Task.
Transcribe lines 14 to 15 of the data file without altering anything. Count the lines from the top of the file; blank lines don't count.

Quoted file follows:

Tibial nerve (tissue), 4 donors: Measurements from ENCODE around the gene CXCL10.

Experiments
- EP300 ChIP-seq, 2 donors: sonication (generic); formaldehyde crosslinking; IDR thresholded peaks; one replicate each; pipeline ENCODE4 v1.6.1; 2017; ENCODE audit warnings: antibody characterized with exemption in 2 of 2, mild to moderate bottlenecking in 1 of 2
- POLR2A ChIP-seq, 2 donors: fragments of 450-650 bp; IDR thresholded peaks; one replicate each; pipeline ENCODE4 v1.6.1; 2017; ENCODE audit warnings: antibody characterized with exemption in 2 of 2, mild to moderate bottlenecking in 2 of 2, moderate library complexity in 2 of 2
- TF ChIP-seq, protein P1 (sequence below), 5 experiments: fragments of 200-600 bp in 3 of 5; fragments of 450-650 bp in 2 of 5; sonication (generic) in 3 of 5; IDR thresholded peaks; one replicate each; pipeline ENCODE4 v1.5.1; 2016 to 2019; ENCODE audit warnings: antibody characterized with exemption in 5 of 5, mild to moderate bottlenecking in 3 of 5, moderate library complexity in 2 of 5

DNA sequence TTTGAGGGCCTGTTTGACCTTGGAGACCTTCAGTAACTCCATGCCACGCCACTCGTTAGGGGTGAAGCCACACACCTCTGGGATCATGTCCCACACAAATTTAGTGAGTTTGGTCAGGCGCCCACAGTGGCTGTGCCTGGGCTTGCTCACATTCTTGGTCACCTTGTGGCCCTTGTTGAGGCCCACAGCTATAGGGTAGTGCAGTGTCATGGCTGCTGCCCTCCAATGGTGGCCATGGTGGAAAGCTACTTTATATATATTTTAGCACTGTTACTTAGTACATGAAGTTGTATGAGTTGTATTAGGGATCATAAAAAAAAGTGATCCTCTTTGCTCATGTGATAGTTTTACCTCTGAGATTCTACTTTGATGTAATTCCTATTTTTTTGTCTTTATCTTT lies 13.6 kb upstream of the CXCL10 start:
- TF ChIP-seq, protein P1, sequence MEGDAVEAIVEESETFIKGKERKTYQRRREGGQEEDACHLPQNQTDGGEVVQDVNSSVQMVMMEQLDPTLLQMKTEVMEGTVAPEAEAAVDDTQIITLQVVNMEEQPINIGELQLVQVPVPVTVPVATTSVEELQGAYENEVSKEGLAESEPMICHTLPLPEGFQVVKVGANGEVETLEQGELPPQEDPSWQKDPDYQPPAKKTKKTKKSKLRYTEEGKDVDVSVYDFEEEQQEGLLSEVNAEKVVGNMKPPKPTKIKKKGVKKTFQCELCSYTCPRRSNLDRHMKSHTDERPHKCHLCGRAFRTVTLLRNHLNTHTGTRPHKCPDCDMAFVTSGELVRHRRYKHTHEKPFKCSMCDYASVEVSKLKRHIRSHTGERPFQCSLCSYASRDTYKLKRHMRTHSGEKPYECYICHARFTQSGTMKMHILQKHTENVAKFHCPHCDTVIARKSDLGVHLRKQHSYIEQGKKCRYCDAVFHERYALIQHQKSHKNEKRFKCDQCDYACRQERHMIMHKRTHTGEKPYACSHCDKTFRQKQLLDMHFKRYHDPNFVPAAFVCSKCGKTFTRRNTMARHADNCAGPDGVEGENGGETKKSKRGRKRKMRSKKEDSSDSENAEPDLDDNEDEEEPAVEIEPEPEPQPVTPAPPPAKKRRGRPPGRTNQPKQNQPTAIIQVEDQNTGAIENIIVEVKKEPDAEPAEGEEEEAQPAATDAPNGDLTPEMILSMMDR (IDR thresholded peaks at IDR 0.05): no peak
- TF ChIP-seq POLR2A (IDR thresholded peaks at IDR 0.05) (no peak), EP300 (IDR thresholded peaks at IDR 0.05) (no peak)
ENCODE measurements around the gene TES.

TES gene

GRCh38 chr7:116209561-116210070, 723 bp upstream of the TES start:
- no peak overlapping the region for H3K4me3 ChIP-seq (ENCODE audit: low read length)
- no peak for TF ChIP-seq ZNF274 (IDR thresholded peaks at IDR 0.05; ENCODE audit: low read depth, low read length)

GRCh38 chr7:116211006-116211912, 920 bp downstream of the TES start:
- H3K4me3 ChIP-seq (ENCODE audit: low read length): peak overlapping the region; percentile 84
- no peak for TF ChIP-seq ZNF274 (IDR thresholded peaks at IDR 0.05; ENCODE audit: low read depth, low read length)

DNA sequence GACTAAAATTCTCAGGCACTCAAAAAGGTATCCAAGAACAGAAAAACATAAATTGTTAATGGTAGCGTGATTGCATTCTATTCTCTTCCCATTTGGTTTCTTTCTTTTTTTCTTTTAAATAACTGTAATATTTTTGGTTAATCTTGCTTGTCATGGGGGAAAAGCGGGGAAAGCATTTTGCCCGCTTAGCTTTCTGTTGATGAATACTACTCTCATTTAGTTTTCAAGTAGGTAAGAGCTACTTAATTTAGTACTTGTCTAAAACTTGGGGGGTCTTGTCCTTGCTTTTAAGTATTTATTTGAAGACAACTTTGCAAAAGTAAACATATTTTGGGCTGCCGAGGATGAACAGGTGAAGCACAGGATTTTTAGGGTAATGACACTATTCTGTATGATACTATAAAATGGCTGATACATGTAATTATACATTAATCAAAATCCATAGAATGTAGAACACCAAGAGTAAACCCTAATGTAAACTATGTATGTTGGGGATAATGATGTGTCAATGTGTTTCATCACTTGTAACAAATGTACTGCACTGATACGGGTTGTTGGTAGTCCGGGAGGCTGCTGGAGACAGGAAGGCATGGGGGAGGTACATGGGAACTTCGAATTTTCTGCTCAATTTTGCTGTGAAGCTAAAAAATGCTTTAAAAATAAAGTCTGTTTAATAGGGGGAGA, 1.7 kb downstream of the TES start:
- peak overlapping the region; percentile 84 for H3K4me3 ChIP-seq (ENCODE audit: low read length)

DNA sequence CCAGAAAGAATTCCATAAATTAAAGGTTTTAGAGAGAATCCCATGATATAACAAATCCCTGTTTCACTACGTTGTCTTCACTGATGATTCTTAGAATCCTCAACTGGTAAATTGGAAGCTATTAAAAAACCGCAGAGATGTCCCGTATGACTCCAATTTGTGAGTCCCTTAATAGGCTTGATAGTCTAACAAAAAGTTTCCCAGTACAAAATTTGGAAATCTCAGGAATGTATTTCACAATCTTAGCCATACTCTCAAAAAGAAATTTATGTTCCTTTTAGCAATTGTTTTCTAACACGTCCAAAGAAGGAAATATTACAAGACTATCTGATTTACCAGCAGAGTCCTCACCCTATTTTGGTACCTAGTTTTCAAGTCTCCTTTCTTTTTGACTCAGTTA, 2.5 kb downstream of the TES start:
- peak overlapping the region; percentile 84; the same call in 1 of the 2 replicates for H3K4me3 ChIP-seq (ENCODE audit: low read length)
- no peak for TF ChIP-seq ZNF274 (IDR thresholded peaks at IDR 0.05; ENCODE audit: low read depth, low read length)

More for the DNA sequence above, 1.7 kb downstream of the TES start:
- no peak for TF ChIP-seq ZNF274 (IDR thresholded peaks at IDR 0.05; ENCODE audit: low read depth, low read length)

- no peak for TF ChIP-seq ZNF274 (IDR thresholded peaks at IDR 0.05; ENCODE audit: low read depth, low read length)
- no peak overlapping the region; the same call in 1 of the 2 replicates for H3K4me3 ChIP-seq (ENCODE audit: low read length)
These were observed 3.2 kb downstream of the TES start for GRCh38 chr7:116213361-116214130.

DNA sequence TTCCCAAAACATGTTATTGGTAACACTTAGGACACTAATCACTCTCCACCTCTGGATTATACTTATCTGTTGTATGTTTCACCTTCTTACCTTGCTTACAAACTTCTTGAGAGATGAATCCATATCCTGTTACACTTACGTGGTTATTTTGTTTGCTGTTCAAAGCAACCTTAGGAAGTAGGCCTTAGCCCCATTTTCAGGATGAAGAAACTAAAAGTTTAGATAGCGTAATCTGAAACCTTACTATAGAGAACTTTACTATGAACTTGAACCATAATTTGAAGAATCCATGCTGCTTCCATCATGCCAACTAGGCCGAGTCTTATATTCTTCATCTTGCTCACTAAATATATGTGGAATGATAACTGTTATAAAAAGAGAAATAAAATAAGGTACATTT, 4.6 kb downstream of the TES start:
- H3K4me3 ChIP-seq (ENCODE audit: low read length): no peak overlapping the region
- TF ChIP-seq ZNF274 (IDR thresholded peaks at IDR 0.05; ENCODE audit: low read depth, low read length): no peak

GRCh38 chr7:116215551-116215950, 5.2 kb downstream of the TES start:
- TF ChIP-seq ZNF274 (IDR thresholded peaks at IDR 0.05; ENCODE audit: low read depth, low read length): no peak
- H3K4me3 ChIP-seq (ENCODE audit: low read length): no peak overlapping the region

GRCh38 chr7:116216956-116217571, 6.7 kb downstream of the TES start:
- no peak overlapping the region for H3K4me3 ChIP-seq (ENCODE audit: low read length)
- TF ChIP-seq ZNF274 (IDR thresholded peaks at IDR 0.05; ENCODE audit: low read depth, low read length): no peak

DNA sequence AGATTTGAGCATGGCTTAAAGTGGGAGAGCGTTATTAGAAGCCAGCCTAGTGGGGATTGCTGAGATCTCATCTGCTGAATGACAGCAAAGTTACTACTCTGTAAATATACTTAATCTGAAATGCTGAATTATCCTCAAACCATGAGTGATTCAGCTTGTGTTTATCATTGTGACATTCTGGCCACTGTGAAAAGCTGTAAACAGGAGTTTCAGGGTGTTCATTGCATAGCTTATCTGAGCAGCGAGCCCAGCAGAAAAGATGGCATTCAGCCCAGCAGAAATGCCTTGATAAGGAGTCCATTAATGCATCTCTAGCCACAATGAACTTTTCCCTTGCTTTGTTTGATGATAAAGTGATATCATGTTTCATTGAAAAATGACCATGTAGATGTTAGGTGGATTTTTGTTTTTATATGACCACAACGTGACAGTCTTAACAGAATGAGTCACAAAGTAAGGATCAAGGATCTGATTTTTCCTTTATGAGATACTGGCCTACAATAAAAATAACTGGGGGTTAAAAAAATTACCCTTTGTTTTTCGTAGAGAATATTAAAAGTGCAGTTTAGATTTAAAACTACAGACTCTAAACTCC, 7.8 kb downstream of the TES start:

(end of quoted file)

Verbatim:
GRCh38 chr7:116211006-116211912, 920 bp downstream of the TES start:
- H3K4me3 ChIP-seq (ENCODE audit: low read length): peak overlapping the region; percentile 84